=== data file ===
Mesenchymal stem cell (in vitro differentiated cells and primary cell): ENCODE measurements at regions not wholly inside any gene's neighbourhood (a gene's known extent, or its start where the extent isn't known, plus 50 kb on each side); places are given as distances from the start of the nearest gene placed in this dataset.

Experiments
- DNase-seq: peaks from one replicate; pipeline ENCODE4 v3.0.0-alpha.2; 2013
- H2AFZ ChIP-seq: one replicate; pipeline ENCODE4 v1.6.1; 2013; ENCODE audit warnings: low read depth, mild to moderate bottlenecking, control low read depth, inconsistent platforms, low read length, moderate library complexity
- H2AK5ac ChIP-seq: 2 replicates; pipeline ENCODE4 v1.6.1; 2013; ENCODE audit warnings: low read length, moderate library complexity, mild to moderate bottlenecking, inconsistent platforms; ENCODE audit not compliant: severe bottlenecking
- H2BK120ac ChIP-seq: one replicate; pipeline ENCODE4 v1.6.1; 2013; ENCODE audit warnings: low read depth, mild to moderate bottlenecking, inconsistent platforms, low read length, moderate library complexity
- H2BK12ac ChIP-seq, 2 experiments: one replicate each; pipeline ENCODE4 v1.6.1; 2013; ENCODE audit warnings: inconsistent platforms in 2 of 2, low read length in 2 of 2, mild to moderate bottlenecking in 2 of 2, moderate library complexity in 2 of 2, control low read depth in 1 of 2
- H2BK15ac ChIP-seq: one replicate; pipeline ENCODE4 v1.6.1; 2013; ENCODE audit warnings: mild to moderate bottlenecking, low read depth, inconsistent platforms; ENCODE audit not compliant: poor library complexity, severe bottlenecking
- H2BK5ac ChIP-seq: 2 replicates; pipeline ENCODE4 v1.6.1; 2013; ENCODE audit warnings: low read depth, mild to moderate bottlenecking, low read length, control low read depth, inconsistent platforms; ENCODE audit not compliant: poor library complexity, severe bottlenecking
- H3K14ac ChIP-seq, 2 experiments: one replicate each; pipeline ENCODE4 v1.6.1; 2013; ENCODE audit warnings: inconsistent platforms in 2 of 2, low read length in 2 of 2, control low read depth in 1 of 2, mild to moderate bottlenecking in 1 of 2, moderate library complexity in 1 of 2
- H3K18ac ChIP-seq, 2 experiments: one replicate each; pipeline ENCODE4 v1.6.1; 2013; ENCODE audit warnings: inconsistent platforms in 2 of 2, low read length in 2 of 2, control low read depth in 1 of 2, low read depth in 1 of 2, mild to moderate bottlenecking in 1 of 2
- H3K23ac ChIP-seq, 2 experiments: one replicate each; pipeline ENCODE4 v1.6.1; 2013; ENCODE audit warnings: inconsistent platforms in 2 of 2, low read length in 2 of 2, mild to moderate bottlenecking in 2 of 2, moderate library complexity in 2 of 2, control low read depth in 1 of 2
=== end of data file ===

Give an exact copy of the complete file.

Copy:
Mesenchymal stem cell (in vitro differentiated cells and primary cell): ENCODE measurements at regions not wholly inside any gene's neighbourhood (a gene's known extent, or its start where the extent isn't known, plus 50 kb on each side); places are given as distances from the start of the nearest gene placed in this dataset.

Experiments
- DNase-seq: peaks from one replicate; pipeline ENCODE4 v3.0.0-alpha.2; 2013
- H2AFZ ChIP-seq: one replicate; pipeline ENCODE4 v1.6.1; 2013; ENCODE audit warnings: low read depth, mild to moderate bottlenecking, control low read depth, inconsistent platforms, low read length, moderate library complexity
- H2AK5ac ChIP-seq: 2 replicates; pipeline ENCODE4 v1.6.1; 2013; ENCODE audit warnings: low read length, moderate library complexity, mild to moderate bottlenecking, inconsistent platforms; ENCODE audit not compliant: severe bottlenecking
- H2BK120ac ChIP-seq: one replicate; pipeline ENCODE4 v1.6.1; 2013; ENCODE audit warnings: low read depth, mild to moderate bottlenecking, inconsistent platforms, low read length, moderate library complexity
- H2BK12ac ChIP-seq, 2 experiments: one replicate each; pipeline ENCODE4 v1.6.1; 2013; ENCODE audit warnings: inconsistent platforms in 2 of 2, low read length in 2 of 2, mild to moderate bottlenecking in 2 of 2, moderate library complexity in 2 of 2, control low read depth in 1 of 2
- H2BK15ac ChIP-seq: one replicate; pipeline ENCODE4 v1.6.1; 2013; ENCODE audit warnings: mild to moderate bottlenecking, low read depth, inconsistent platforms; ENCODE audit not compliant: poor library complexity, severe bottlenecking
- H2BK5ac ChIP-seq: 2 replicates; pipeline ENCODE4 v1.6.1; 2013; ENCODE audit warnings: low read depth, mild to moderate bottlenecking, low read length, control low read depth, inconsistent platforms; ENCODE audit not compliant: poor library complexity, severe bottlenecking
- H3K14ac ChIP-seq, 2 experiments: one replicate each; pipeline ENCODE4 v1.6.1; 2013; ENCODE audit warnings: inconsistent platforms in 2 of 2, low read length in 2 of 2, control low read depth in 1 of 2, mild to moderate bottlenecking in 1 of 2, moderate library complexity in 1 of 2
- H3K18ac ChIP-seq, 2 experiments: one replicate each; pipeline ENCODE4 v1.6.1; 2013; ENCODE audit warnings: inconsistent platforms in 2 of 2, low read length in 2 of 2, control low read depth in 1 of 2, low read depth in 1 of 2, mild to moderate bottlenecking in 1 of 2
- H3K23ac ChIP-seq, 2 experiments: one replicate each; pipeline ENCODE4 v1.6.1; 2013; ENCODE audit warnings: inconsistent platforms in 2 of 2, low read length in 2 of 2, mild to moderate bottlenecking in 2 of 2, moderate library complexity in 2 of 2, control low read depth in 1 of 2